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Guest Artist Interview – Chris Svoboda

March 31, 2016
Photo credit @Chris Svoboda

Time flies when your having…fun? I don’t know about you, but I’ve been trying to escape the blizzards of Denver. I’m so ready for warmer weather, breezy open windows, birds, open toe shoes, not having to scrap ice and snow off my car. You get the idea.

Tonight I’m so excited to present a very talented local artist who specializes in clean, creative design and raw ingenuity. Meet Chris Svoboda from Denver, CO and be sure to click the links below to see more of his work.

Behance  |  Instagram



1 Tell us a little about yourself and how did you get into design?

Becoming a collegiate athlete was once my biggest goal, followed closely by a desire to become a top chef. As I began my athletic career at the University of Nebraska-Lincoln while studying to become a nutritionist, I quickly found that I didn’t feel fulfilled in either path. I started a mission to dig into my interests and find out just what exactly made me tick. While filling general requirement courses for my major, I stumbled upon a course that focused solely on advertising. Throughout the course, I developed a passion for the creative side of advertising and the idea that I could have the power to create something from nothing. I changed my major to Advertising and began narrowing down where my passions fell in the creative zone. As the youngest in my family I spent a lot of time reworking hand-me-down toys to fit my interests and filling every inch of my room with drawings. It didn’t take long to find my niche in design and I haven’t looked back since. Through countless hours of tutorials, perhaps too many coffee breaks, and an endless fascination with the Adobe creative suite, I’ve landed in my place as a graphic designer.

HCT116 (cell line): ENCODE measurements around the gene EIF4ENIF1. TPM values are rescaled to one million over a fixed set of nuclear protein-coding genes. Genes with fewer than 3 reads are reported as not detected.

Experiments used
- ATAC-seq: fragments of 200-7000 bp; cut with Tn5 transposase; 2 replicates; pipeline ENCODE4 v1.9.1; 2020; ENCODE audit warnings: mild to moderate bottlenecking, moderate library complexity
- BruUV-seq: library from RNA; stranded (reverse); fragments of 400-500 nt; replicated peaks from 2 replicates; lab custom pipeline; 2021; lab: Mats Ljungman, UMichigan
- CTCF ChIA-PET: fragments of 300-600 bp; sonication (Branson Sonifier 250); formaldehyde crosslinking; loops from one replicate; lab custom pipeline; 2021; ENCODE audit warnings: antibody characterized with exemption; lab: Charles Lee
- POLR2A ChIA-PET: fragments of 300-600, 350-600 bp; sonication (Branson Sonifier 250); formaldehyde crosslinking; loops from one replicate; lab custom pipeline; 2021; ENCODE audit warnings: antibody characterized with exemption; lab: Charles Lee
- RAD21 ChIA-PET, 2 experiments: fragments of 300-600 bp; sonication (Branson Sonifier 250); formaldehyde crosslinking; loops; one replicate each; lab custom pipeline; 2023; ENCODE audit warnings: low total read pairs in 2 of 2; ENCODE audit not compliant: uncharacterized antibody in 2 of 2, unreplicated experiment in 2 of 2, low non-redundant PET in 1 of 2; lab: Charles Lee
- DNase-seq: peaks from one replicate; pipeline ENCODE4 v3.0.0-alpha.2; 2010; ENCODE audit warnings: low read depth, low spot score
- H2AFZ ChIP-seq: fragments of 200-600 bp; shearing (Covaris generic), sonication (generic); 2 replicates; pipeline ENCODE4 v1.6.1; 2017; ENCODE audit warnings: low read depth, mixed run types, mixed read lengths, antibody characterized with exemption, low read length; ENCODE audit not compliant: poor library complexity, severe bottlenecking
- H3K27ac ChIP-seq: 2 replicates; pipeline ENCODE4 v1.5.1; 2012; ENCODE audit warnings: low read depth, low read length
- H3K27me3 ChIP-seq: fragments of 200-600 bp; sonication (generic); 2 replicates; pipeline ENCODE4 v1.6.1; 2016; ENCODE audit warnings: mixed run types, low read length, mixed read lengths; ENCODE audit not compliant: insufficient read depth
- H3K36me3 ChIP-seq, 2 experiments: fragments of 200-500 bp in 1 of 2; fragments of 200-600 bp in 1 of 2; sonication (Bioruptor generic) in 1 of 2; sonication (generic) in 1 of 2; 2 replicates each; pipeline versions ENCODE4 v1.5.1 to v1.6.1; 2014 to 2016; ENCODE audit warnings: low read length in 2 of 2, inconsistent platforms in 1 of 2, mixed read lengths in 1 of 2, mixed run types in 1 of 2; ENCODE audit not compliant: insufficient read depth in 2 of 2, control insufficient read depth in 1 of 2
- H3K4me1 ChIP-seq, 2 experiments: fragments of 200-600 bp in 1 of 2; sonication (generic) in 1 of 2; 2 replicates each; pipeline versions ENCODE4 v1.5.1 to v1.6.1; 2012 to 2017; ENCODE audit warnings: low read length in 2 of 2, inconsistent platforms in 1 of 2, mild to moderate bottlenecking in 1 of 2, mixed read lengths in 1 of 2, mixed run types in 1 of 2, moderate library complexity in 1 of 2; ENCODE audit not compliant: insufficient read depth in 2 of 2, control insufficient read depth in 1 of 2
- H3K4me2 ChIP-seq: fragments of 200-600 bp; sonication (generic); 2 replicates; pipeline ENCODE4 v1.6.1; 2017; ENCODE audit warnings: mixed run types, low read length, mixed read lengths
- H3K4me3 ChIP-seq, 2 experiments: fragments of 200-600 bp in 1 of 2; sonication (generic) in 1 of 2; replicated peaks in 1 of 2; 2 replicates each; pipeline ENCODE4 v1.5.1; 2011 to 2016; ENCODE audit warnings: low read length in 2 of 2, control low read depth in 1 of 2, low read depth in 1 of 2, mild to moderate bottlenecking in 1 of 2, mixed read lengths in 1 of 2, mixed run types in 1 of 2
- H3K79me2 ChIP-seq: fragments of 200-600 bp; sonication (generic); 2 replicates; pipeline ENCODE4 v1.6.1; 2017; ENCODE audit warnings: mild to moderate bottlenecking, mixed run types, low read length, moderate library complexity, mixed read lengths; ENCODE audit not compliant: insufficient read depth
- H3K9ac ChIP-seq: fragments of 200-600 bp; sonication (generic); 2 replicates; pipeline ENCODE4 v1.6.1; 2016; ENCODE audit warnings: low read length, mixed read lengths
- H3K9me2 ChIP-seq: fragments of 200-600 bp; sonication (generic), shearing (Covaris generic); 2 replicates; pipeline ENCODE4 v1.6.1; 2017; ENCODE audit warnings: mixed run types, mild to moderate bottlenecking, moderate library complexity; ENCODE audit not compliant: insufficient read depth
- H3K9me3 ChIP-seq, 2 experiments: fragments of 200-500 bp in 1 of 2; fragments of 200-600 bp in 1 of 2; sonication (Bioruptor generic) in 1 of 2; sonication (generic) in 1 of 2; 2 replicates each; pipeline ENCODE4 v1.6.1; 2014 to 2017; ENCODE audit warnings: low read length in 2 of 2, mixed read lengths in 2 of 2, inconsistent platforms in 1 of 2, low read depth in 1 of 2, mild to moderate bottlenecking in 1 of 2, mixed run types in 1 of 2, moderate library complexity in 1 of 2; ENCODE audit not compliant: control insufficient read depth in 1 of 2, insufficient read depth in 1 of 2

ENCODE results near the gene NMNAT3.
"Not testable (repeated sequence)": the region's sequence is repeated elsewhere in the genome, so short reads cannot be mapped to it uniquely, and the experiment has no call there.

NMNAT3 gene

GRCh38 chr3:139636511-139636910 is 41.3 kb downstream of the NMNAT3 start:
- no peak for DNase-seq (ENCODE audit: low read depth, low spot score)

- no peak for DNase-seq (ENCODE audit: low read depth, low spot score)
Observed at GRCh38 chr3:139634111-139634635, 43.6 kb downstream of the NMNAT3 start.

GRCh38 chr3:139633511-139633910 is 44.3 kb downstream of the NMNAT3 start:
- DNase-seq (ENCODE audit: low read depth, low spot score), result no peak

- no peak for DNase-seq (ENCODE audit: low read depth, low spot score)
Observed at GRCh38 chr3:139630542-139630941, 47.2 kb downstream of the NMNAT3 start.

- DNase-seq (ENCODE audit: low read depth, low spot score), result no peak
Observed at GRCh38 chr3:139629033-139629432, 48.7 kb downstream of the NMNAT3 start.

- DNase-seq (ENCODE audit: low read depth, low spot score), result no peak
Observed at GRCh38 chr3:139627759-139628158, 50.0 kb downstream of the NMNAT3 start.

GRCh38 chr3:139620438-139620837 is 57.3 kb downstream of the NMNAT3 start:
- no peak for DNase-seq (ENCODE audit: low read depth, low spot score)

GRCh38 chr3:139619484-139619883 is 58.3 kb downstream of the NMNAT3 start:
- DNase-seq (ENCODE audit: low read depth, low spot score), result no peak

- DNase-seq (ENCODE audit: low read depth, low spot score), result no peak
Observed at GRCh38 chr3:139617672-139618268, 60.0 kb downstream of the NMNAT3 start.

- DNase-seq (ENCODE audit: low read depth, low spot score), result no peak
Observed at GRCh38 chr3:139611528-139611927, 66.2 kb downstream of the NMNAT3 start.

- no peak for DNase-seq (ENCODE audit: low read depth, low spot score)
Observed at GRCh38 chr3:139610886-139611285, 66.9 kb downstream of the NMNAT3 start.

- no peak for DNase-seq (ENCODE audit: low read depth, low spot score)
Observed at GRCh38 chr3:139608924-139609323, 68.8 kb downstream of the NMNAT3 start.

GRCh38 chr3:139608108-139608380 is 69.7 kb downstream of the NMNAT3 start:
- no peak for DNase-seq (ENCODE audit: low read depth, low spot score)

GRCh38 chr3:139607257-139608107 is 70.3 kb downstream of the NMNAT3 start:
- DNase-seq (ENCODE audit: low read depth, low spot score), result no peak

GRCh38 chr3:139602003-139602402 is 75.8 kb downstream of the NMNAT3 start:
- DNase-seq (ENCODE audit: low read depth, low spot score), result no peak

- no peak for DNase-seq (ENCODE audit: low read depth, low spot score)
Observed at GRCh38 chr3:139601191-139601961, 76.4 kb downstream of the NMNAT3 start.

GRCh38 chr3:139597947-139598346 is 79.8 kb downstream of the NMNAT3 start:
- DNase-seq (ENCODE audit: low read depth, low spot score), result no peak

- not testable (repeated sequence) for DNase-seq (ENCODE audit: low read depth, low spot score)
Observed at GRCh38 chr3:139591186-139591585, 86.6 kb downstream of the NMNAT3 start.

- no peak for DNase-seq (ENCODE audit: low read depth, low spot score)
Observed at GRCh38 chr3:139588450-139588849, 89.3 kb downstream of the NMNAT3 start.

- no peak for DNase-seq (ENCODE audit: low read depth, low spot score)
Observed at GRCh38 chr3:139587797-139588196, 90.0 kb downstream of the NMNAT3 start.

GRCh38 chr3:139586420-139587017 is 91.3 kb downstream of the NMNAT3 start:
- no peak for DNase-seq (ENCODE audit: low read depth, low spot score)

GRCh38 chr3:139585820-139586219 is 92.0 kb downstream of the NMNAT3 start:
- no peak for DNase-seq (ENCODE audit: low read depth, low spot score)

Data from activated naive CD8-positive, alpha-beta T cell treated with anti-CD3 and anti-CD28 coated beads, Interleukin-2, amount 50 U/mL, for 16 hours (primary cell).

Photo credit @Chris Svoboda

Photo credit @Chris Svoboda


2 Walk us through a typical day?

As I’m currently looking for my next opportunity as a graphic designer I’ve been keeping busy by expanding my skill set, freelancing, and sending out more emails than I’d like to count. When I’m not working on my trusty laptop, I’m doodling or working on DIY projects around the house.

Describe your style/aesthetic and where do you draw your inspiration from?

I do my best not to get comfortable and stick with one particular design style as there are so many to choose from and grow with. My work typically has a clean aesthetic but it truly comes down to what or whom I’m designing for.

My guilty pleasure is illustration. It makes me feel like I’m a kid again, watching old school Disney cartoons and creating my own characters. 


Photo credit @Chris Svoboda

Photo Credit: Chris Svoboda

Photo credit @Chris Svoboda


On your site, you reference sasquatch a few times, any backstory on your rare creature interactions?

The sasquatch is my way of saying that my style and background is different and that I don’t want to be put in a category as a designer with a single track of work. I chose the sasquatch because it follows its own path and still makes history.


Photo credit: Chris Svoboda

Photo credit: Chris Svoboda


What are some of your favorite pastimes?